Patch v10.40 has some of the biggest and most interesting changes we’ve seen all Season.
In this post, I’m going to give a quick rundown of some of the most important changes.
So you have a good understanding of what to expect the next time you sign into Fortnite.
As you know, in Fortnite Battle Royale you compete against 99 other players.
Until now, the matchmaking has been completely random. In other words, you could be matched up against a pro player like Tfue, even if it was your very first game.
Of course, this can be very daunting to new players simply looking to learn the game.
In the more competitive Arena mode, Fortnite uses Hype—points you earn from eliminating opponents or reaching certain placement threshholds—-to determine the matchmaking. So players are roughly evenly matched.
But in patch v10.40, Fortnite is introducing “improved matchmaking logic” to the core Battle Royale modes.
This means you’re more likely to match with players of similar skill. And when you get better at Fortnite, so will your opponents.
You can read more about the Fortnite matchmaking update in this Epic Games blog post.
Bots in Battle Royale
“Bot” is a term used to describe a player that’s new or not very good at Fortnite.
But, in the next season of Fortnite, actual bots are going to be added to Battle Royale.
The bots will give an opportunity for new players to learn and improve. And the new bots will work together with the new matchmaking system.
In other words, as you improve the fewer bots you’ll play against.
The bots should behave similarly to normal players and will not be present in any competitive playlists.
As of right now, it’s unknown whether or not you’ll be able to distinguish a bot from a real player.
But I would think Fortnite would want to keep the bots as indistinguishable from real players. Because it could be disheartening for players to know they died to an actual bot.
The Combine is a new playlist designed to test your Fortnite skills. The goal is to reach the end as fast as possible while eliminating targets along the way.
You can think of The Combine as a warm-up map you play before real games. Or to practice with different sensitivity and settings.
It likely gets its name from the NFL Scouting Combine in which players perform various physical tasks to allow scouts to evaluate the performance of prospects in a controlled environment.
You will be timed and you can compete for the best time on the leaderboard. Each leaderboard has options to sort times by your preferred input device.
You can share your top times on social channels by using the #FortniteCombine hashtag.
New controller sensitivity
Controller sensitivity has been completely overworked in this patch and a new options screen has been added.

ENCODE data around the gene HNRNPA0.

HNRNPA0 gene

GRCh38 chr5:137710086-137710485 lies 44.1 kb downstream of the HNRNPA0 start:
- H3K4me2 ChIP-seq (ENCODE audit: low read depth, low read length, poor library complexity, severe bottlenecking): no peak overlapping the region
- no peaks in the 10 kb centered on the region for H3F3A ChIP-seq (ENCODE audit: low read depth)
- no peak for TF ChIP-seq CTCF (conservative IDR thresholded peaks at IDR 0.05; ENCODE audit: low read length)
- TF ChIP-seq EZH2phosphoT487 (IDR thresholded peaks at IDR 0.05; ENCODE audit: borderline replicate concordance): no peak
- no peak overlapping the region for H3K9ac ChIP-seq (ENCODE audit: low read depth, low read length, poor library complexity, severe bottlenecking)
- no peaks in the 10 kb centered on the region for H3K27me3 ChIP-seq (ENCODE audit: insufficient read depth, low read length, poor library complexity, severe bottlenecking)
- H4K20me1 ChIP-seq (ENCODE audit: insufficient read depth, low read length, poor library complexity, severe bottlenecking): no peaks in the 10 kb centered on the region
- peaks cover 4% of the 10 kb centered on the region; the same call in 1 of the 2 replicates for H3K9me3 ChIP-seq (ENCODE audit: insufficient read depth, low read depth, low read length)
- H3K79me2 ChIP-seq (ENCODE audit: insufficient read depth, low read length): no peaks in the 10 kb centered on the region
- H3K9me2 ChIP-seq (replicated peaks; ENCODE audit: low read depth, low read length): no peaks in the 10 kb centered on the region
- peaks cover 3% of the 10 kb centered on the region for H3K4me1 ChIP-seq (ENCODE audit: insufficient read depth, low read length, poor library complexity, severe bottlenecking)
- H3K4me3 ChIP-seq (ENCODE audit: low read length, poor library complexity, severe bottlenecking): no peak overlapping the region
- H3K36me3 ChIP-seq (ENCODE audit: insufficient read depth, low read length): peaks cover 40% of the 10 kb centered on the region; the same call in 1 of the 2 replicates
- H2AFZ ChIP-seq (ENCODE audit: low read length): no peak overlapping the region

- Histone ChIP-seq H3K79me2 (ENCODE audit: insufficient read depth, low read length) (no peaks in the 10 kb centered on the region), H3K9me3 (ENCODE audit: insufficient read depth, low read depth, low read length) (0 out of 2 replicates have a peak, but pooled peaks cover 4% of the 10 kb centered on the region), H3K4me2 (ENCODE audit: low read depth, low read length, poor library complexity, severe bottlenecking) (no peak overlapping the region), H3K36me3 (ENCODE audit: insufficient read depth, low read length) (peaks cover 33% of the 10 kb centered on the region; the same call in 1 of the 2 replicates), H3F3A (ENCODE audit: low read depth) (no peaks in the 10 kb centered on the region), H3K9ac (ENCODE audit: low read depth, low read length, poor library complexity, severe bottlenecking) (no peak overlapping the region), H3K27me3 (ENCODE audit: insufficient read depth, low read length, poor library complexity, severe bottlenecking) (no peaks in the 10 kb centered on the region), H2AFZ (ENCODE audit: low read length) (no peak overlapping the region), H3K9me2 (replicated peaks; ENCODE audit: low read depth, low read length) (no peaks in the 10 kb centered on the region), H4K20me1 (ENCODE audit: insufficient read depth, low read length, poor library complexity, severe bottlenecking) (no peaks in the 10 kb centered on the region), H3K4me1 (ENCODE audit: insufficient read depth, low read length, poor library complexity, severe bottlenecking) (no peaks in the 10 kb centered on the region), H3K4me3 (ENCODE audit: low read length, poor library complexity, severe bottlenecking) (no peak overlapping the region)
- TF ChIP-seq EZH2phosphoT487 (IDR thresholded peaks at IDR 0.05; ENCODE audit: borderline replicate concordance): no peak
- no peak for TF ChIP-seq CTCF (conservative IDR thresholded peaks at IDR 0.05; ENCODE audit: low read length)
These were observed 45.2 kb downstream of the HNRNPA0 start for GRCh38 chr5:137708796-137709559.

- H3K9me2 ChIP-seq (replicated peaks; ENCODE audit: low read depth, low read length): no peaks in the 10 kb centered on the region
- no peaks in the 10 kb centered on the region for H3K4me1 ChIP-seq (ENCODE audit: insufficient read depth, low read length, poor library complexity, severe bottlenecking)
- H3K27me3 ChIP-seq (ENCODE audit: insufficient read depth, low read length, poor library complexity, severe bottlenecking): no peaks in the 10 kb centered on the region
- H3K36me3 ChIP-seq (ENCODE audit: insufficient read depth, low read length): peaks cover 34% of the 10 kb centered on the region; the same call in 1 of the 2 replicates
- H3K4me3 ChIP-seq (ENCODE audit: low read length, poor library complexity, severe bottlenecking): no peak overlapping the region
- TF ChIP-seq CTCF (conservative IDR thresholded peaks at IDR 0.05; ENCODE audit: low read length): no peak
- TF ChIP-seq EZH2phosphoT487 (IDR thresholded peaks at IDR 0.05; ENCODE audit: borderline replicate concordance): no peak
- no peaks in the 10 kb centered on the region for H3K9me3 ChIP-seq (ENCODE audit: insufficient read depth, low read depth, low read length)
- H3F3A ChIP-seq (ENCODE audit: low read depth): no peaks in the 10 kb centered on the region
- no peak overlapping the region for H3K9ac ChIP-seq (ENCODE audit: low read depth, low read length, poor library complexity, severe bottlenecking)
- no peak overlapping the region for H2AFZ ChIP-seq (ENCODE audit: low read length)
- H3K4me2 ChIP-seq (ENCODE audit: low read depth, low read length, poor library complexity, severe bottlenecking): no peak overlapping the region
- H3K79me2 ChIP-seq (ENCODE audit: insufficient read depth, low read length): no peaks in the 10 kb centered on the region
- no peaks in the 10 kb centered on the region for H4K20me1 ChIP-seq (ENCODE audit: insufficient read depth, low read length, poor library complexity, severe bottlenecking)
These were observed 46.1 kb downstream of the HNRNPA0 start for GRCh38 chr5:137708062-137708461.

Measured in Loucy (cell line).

For example, you now have 10 sensitivity presets to choose from.
And you can go to the advanced settings screen for much more detailed and personal customization.
On a first impression, some of these settings look confusing. Especially things like “turning horizontal boost”.
Epic Games give the full details in this blog post.
You have the option to go back to the old legacy controls if you want. And you can also copy your basic or legacy settings to the new ones.
But the customization is truly remarkable. So it shows Fortnite is really trying to cater to the controller audience.
You can now adjust your dampening time—the time it takes to reach the expected look rotation speed—to allow for small adjustments. Also, the maximum setting for the Build and Edit mode multiplier has been increased to 5x (from 2x).
Really you can customize just about everything to get your controller to feel exactly how you want.
Isn’t it ironic that after writing a guide about the best Fortnite sensitivity for controller players, Epic Games completely change everything?
As you can see, these are some very interesting changes. And it will be interesting to see how the Fortnite controller player base adjusts to the changes.
Changes to aim assist
In further changes to the controller players, the aim assist system has been altered. This new system applies different aim assist strengths based on how far a target is from you.
Your crosshairs will now turn red when pointing at an enemy that is within effective range, which is anytime before damage drop-off is applied.
Also, with the new aim assist system, the ability to use target snapping (left trigger spam) has been removed.
Here’s a comprehensive post on the FortniteCompetitive subreddit that gives further details about the changes to aim assist.
Of course, any changes to aim assist is bound to spark some conversation amongst the Fortnite community. And that’s exactly what’s happening right now on Twitter and other forums.
So I’m interested to see how this one pans out.
Zone wars will help players quickly simulate the scenarios in Fortnite Battle Royale which are the most difficult to practice.
In other words, the end game zones with many players and a moving zone.
You can queue with up to 15 friends and the spawns and items are randomized, so each round is unique.
Here are the names of the 4 new zone wars maps:
- Downhill River
This is another example of Fortnite listening to its community. And I expect the mainstream introduction of zone wars will raise the overall skill-cap of the player base.
And that can only be a good thing.
Season X of Fortnite has been a bit of a disappointment.
Mechs, for example, are one of the most hated updates of all time.
But Patch v10.40 is a promising sign that things are getting better as we move closer to Season 11.
Of course, this post has only given a quick outline of what I think are the most. You can read the full patch notes in here.
What is your favourite change in Patch v10.40? Let me know in the comments below!